According to faculty accounts, deans received an email from the administration on the evening of May 5, alerting them to a meeting the next day about staffing issues. At that meeting, deans in certain colleges were told they needed to cut a prescribed number of full-time faculty positions. Of 16 total cuts, 11 were to come from the College of Arts and Sciences, faculty members said. Deans were given two days – until Thursday – to consult with their department chairs about which faculty members to terminate. Affected instructors were notified that day.

* Kate Hayles and Mark Kruse have developed a model for humanities/STEM cooperative teaching.

* U.S. Cities Under 12 feet of Sea Level Rise.

* The Forever Drought.

* The best way to think of the dilemma is keeping in mind the three things Obama wants his regulations to accomplish: He wants them to effectively reduce carbon pollution, he wants them not to cost consumers too much, and he wants to be sure they can survive legal challenge. The trouble is that he can only pick two of these. And the primary question weighing on administration regulators as they make their decision will be how to read the mind of Anthony Kennedy.

* To turn the US-Mexico border into “The Border,” America had to erase its Caribbean history.

An article about secrecy and the death penalty in Missouri got the May edition of St. Louis Magazine banned from the Missouri Department of Corrections.

* Meanwhile the New York Times is a complete mess.

The Rise of the Voluntariat.

The voluntariat performs skilled work that might still command a wage without compensation, allegedly for the sake of the public good, regardless of the fact that it also contributes directly and unambiguously to the profitability of a corporation. Like the proletariat, then, the voluntariat permits the extraction of surplus value through its labor.

But unlike the proletariat’s labor, the voluntariat’s has become untethered from wages. The voluntariat’s labor is every bit as alienable as the proletariat’s — Coursera’s Translator Contract leaves no doubt about that — but it must be experienced by the voluntariat as a spontaneous, non-alienated gift.

* Will roads made out of solar panels save us?

Playing football is even worse for players’ brains than we thought.

* An Oral History of The West Wing.

* Medical nightmare of the week: Morgellons disease.

* Speculative genetic explanations for social phenomena have an old and undistinguished history, some of which Wade reviews superficially, presumably to demonstrate his skill at reviewing topics superficially. The common thread, though, is that such explanations have always been (1) put forward to establish a bio-political point, to draw imaginary limits around the social progress of certain human groups; (2) accompanied by the dissimulation that they are not political statements, but merely value-neutral science; and (3) false.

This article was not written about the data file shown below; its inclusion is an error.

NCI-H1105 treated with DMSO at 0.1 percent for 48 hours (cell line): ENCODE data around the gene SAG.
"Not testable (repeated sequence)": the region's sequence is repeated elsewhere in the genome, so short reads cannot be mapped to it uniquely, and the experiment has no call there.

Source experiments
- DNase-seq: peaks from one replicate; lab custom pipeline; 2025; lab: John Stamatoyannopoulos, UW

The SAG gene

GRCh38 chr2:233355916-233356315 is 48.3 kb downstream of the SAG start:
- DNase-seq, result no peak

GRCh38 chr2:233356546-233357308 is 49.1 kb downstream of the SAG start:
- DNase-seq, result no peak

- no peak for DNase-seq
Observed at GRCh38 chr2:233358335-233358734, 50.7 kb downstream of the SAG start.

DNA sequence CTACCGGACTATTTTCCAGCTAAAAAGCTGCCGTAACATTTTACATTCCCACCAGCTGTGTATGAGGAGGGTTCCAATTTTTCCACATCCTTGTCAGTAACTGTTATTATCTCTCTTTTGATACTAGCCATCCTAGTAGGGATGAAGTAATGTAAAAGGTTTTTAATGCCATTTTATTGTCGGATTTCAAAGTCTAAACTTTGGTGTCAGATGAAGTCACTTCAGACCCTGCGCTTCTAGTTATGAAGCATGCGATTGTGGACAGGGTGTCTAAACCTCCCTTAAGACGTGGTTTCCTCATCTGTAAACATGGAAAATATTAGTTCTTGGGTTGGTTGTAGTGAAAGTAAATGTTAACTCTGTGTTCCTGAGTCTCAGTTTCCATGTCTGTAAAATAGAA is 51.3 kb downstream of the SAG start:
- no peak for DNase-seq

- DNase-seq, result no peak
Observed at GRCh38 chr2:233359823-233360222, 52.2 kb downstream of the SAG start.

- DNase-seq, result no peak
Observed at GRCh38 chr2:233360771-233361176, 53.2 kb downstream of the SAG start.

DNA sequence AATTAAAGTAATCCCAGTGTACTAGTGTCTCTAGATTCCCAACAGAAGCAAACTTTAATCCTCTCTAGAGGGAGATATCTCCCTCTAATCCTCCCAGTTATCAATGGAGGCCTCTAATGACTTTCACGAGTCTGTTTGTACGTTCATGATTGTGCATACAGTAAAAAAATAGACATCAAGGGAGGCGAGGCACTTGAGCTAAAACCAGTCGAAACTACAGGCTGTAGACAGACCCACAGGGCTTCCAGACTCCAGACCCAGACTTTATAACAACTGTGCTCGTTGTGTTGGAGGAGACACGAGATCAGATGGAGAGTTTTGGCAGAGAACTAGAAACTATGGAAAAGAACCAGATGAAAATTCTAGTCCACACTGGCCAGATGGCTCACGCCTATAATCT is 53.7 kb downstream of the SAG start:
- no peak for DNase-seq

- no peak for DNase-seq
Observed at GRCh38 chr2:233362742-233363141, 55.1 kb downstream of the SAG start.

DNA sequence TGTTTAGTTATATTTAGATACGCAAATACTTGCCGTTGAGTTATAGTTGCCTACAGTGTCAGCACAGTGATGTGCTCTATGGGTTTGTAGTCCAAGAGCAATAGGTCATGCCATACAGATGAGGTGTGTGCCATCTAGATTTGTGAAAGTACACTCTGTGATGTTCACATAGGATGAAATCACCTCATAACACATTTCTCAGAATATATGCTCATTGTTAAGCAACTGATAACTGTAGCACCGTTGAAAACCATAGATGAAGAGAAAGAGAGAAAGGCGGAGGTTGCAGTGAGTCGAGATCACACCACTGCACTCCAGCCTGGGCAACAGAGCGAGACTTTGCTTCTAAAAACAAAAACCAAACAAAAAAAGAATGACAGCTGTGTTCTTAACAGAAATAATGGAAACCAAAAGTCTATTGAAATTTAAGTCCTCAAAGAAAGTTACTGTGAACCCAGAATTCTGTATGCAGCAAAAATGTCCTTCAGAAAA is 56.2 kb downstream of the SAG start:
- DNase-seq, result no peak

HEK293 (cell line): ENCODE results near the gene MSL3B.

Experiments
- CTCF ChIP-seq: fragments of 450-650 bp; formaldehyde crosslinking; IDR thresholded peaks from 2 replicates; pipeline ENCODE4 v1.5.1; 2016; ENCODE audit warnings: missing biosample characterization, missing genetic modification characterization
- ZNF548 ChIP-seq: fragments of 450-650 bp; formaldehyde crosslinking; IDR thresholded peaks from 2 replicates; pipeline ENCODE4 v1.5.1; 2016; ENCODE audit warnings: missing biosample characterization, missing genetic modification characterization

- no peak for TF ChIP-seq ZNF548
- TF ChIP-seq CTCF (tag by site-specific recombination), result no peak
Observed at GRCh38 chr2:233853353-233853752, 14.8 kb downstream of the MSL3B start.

* The Bay Area author of an upcoming book shatters the image of California’s historic missions as idyllic sites where Franciscan friars and Indians lived in harmony. Speaking before about 100 people Saturday at the American Indian Resource Center at UC Santa Cruz, Elias Castillo, author of “A Cross of Thorns: The Enslavement of California’s Indians by the Spanish Missions,” said in reality the missions were “death camps.”

* Save your research in the cloud, they said.

* Viggo vs. Lord of the Rings.

The New York Pizza Project, Documenting New York City’s Pizza Shops in Photos and Interviews.

He also had a theory about colonizing the solar system using nuclear bombs. We could terraform other planets, he argued, by pulverizing them and then moving them closer or further from the sun. What could possibly go wrong?

* So maybe it’s for the best that Russia’s just evicted us from space.

Thursday Forever

leave a comment »

* Thursday at C21: Christopher Newfield, “The Humanities in the Post-Capitalist University.” Then, this weekend, elsewhere at UWM: After Capitalism.

* I have a short piece on “WALL-E and Utopia,” pulled from the Green Planets intro, up today for In Media Res’s Pixar week. I also owe SF Signal a post that should go up … eventually that’s also in conversation with the Green Planets stuff (though not cribbed quite so directly).

* The humanities and citation.

* White House petition: abolish the capitalist mode of production.

More acutely, when you consider the math that McKibben, the Carbon Tracker Initiative and the Intergovernmental Panel on Climate Change (IPCC) all lay out, you must confront the fact that the climate justice movement is demanding that an existing set of political and economic interests be forced to say goodbye to trillions of dollars of wealth. It is impossible to point to any precedent other than abolition. Great piece from Chris Hayes.